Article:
The Iranian films that make their way into our cinemas tend to have a neo-realist formality to them, usually depicting the ravages of poverty, basic human feeling, and the emotional wake which follows their collision. This predictable contingent of Iranian film can be trying or lyrically affecting, depending on one's mood. Regardless, even the slowest and most manipulative films of modern Iranian neorealism provide a valuable reminder of elemental storytelling and a lifestyle half a world away. Majid Majidi's Baran employs often simplistic effects and patient skill to depict a bit of basic social truth and tell a smart, modest coming-of-age tale.
Though the title points the way to the film's central obsession, the leading character is Lateef, a teenage Afghani construction worker prone to getting in scraps. Memar, the site foreman, sympathizes with the struggling population of Afghan refugees (estimated at 1.5 million before the fall of the Taliban) and employs many illegally; to the workers, I.D. cards are rare and precious. An injury has sidelined one worker, Najaf, so a friend brings his son to work for him. That son, Rahmat (or as we later learn, Baran) necessarily hides a secret: he is a she. When Rahmat ends up with Lateef's cushy job (forcing Lateef to work harder), the surly boy gets nasty; when Lateef discovers Rahmat is a girl, the young man's fancy turns to love.
Majidi's rich characterization highlights the tensions between Iranians and Iraqis, as well as the giving gestures made by a select few. Lateef's own transformation emerges, subtly, from the influence of Memar, who acts as a kind of patriarch to the misfit Afghani family that develops in his employ. Majidi wisely counters his optimistic strokes with harsh realities and an appropriately small amount of cutting humor. At one point, Majidi pulls off the kind of line that became insufferably precious in American films of the nineties: in one of his comically volatile moods, Memar asks Lateef, "Since when are you a movie hero?"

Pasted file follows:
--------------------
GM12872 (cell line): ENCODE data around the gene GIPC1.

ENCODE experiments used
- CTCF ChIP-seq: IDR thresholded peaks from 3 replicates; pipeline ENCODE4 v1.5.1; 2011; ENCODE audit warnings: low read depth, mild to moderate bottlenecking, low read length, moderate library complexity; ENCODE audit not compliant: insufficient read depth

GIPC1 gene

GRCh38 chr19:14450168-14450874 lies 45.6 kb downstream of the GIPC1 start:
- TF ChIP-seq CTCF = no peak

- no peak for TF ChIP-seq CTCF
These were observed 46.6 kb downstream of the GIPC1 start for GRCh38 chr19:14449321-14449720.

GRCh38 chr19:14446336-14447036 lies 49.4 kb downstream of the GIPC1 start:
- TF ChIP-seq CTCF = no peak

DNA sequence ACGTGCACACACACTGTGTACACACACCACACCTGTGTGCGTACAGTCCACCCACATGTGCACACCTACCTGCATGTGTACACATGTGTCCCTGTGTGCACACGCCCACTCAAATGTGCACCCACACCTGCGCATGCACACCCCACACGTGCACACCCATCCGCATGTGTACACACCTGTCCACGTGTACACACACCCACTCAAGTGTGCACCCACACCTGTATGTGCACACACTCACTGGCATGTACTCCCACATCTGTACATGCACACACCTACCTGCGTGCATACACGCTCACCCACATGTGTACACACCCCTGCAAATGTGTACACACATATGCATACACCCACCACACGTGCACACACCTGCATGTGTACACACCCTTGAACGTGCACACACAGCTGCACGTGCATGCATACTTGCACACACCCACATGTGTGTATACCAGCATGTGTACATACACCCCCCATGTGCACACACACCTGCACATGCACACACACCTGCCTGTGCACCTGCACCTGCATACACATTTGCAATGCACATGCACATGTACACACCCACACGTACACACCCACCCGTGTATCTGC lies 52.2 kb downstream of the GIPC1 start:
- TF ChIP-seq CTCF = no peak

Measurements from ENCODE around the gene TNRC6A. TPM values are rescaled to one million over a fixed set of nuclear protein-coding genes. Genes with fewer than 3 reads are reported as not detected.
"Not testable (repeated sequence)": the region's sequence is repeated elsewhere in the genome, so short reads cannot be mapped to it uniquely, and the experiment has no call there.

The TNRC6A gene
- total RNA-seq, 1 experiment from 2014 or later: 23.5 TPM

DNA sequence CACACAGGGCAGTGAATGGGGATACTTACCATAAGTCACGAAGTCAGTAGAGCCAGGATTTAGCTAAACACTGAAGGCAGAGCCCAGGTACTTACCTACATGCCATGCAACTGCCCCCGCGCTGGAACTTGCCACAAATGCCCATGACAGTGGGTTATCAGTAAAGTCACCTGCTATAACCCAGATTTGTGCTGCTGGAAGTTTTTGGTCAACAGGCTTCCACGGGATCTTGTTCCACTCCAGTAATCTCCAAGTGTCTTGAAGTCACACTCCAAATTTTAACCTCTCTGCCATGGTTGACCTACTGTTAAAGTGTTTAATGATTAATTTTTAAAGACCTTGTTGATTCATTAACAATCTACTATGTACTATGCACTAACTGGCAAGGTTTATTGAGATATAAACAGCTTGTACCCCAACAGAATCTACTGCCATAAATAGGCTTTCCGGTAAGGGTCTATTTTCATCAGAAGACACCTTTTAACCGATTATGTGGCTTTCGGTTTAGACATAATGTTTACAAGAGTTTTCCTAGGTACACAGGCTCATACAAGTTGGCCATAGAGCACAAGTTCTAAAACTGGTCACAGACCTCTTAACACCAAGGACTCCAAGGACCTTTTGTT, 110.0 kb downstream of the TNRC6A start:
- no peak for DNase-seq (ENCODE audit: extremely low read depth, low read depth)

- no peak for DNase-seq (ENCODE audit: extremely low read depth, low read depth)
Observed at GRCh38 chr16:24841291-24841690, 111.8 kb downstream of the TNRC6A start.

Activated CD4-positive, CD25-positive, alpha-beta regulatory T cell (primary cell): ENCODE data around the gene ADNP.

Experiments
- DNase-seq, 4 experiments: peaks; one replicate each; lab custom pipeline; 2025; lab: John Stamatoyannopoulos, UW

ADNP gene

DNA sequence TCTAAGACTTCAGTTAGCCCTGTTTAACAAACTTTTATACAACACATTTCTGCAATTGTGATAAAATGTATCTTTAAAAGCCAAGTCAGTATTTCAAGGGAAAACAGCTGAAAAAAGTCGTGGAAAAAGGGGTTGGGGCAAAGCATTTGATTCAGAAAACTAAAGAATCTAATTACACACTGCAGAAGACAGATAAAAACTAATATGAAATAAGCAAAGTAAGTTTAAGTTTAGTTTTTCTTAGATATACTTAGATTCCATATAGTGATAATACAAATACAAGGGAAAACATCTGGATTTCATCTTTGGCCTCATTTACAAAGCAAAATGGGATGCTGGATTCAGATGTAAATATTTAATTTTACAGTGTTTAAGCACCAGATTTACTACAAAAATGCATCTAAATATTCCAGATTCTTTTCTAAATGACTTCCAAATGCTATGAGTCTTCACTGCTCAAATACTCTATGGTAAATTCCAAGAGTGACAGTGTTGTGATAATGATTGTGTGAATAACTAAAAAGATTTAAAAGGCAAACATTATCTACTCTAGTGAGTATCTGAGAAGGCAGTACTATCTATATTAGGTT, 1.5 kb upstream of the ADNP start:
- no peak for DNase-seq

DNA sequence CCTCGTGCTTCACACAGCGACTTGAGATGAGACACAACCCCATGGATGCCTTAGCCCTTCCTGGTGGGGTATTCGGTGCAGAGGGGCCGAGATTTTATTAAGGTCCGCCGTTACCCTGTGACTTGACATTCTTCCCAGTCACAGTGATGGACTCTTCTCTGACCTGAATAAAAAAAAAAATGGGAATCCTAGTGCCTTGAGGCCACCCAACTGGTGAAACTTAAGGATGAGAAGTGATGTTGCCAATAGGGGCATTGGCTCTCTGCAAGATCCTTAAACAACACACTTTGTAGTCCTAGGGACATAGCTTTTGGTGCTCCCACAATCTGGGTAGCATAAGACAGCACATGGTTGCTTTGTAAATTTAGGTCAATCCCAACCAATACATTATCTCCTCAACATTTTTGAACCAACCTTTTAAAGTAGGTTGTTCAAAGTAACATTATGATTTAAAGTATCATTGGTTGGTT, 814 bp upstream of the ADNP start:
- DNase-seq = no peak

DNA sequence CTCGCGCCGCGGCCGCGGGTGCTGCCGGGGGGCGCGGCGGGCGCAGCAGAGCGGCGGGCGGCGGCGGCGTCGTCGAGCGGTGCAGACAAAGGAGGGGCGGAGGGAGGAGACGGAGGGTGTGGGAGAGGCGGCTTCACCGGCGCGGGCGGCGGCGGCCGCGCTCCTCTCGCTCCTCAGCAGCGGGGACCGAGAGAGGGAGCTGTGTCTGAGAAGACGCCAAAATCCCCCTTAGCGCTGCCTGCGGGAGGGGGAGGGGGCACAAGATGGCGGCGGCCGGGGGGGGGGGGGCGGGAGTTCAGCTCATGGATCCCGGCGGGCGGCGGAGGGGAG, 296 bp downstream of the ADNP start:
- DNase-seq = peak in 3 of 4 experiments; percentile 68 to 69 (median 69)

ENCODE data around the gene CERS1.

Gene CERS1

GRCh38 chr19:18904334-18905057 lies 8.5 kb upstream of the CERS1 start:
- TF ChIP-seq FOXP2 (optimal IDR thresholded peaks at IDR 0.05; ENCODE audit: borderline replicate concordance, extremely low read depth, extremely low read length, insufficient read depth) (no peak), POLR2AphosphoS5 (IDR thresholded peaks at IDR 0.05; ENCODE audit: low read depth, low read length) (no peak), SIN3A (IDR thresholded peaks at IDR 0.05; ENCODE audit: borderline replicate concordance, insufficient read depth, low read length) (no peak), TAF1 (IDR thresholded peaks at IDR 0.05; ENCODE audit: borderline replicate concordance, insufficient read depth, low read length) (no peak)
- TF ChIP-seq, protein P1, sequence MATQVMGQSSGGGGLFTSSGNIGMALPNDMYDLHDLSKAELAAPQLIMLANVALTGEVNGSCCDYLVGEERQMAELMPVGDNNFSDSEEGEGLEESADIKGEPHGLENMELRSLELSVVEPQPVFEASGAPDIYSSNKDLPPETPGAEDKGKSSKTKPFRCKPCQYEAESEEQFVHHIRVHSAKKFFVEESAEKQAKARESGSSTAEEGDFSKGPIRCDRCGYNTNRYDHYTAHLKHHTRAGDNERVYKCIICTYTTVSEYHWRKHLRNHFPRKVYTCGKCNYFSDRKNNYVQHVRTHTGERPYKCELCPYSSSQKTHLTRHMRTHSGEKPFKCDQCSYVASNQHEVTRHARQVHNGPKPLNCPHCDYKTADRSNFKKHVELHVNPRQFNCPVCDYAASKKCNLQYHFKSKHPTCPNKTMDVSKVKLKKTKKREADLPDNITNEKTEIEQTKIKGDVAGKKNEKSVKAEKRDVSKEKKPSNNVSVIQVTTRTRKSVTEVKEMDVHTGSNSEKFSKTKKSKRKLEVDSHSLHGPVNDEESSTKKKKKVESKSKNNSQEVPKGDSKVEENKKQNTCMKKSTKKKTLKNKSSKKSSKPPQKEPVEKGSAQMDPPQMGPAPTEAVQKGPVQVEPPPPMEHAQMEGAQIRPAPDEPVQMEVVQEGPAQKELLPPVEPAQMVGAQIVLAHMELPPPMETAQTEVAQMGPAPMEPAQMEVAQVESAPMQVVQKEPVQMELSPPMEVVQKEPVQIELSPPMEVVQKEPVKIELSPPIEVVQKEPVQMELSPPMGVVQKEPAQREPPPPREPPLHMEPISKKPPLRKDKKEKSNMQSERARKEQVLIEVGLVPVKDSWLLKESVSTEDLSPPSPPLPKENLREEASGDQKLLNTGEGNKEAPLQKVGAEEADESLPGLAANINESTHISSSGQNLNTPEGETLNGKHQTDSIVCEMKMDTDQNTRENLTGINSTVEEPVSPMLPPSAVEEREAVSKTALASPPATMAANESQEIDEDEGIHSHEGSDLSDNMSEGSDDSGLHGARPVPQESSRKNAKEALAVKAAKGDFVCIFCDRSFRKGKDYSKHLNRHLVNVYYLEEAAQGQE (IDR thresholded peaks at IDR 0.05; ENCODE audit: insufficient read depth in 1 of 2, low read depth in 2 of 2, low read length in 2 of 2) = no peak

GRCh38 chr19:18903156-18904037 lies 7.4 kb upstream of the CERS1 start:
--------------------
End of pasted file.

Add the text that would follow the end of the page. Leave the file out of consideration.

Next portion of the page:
Baran's best virtues are Majidi's economic uses of sight and sound, reminiscent of European films of the late 60s and early 70s. His camera placement and movement are expert (zooms and overhead shots are carefully placed for quiet narrative effect), while his use of heightened sound turns surreal soundscapes into momentary mindscapes. The undulating roar of a storm or the pounding of the construction site mirror states of mind or heart. Rocks dropping on a riverbank transform into sounds of war terror.
Like Majidi's earlier films (The Color of Paradise, Children of Heaven), Baran manipulates and--during a third act journey--begins to lag. But for the most part, the story unfolds with careful brilliance to its quiet conclusion. Coming of age in Iran means an awakening to horrible economic and social truths, but also heralds love and, hopefully, the maturity to help one another pick up the pieces. The potent final image, suggested by the title ("Baran" means "rain"), is one of the willful surrender of self to another.